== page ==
They might be men who love to play with trains at heart, but the members of Gosford City Model Railway Club also bring a lot of skills to the table.
With a clubhouse at Kincumber, the club holds regular sessions on specific days, but is accessible at other times to members – and is always looking to swell its ranks.
John Brandt is one of the original members.
“It all started in the early ‘80s, with two or three model train enthusiasts meeting at a coffee shop and it grew from there,” Brandt said.
“We moved on to a sort of round robin of meetings at members’ homes and then into a variety of venues before leasing land from the Uniting Church at Kincumber and building our own base with the aid of some State Government grants.”
Brandt’s interest began at an early age.
“I remember hauling a wooden locomotive around when I was about three and I’ve had a fascination with trains ever since,” he said.
Fellow member David McRobie remembers riding in the cabin of a steam train at the age of nine with his uncle, who was a driver.
“That was a beginning of a lifelong love of trains,” he said.
The Kincumber base is a feast for the eyes, with railway memorabilia and completed beautifully crafted railway tracks on a HO scale of 1-84.
Under construction in another part of the building is a larger course to a N scale of 1-160, featuring townships, bridges and scenic vistas.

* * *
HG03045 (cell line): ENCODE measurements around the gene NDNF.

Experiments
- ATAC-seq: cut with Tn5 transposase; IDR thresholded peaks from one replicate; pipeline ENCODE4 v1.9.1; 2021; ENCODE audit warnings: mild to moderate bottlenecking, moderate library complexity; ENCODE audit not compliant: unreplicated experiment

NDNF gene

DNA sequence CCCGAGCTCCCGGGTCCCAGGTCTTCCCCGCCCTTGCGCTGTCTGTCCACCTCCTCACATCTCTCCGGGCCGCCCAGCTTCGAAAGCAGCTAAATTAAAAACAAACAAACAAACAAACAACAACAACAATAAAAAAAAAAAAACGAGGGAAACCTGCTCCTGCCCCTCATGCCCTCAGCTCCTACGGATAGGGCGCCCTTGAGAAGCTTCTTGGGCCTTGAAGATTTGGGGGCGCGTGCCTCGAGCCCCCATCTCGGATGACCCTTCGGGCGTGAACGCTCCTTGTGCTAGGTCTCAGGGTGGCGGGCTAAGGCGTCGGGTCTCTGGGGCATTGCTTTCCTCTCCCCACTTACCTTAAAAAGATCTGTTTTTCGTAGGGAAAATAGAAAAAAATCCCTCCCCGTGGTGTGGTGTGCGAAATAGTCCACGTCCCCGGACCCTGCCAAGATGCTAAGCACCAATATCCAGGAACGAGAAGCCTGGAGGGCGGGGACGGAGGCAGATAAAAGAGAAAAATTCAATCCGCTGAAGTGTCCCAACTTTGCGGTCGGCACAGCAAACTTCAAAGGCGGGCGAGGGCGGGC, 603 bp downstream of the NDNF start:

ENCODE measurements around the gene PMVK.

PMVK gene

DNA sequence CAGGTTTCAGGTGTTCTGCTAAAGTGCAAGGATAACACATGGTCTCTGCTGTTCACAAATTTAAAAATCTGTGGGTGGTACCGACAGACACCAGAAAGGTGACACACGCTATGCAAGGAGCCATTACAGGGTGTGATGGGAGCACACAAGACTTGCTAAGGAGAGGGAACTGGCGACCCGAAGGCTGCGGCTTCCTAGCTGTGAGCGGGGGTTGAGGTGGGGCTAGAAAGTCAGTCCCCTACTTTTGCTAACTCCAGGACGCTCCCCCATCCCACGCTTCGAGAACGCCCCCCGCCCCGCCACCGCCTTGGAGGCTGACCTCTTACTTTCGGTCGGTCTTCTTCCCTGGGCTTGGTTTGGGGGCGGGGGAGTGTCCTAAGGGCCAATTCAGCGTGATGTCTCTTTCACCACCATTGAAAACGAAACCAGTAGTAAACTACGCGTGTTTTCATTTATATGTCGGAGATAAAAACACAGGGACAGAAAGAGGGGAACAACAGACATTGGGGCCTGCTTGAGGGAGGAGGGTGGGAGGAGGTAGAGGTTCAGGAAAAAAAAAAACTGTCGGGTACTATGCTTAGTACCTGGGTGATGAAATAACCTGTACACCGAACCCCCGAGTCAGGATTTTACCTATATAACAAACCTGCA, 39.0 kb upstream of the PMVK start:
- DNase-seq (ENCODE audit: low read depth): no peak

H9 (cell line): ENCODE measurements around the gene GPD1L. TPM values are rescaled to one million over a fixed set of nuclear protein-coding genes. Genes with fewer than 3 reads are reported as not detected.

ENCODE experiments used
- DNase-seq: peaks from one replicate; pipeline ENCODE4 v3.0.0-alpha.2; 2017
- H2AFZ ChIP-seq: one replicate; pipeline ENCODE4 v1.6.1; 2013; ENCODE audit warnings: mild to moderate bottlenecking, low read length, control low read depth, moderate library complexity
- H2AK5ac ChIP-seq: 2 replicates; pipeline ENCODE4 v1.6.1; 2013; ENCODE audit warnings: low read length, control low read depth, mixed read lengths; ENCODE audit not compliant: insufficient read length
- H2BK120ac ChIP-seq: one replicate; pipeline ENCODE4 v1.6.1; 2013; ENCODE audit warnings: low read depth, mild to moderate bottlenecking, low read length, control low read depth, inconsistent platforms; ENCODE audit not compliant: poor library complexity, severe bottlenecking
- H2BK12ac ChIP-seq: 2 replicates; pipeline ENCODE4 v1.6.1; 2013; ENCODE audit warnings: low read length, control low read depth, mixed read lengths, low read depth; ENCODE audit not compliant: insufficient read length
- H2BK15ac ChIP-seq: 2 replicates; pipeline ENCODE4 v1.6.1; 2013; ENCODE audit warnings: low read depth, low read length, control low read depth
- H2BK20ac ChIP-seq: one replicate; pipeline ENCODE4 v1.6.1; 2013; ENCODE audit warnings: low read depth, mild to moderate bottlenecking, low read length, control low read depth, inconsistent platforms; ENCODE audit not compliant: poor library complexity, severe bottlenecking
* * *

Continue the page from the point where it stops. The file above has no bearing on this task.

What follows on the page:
All of the tracks and surrounds are lovingly created by members of the group.
“We have people here with a variety of skills -from timber and artistry to electronics,” Brandt said.
His personal speciality is hand crafting buildings working from photographs.
“We have members who have worked in various professions, including some who actually worked on the railways so there is a variety of skills available,” he said.
A registered Men’s Shed, the club officially meets every Monday and Wednesday from 9am, where members concentrate on crafting the railway tracks and their surrounds.
On Thursday nights from 7pm there is an emphasis on artistry and on Friday nights, it’s time to simply play with the trains.
With members ranging in age from their 30s to 80 plus, the club is also open seven days a week for those who want to make use of it.
“We try to cater for all our members, including those who still work,” Brandt said.
“But the club is about a lot more than just building the trains and tracks- it’s about cameraderie and mutual support.”
With a membership of around 34, the club is always keen to welcome newcomers.
See the Gosford City Model Railway Club Facebook page for details.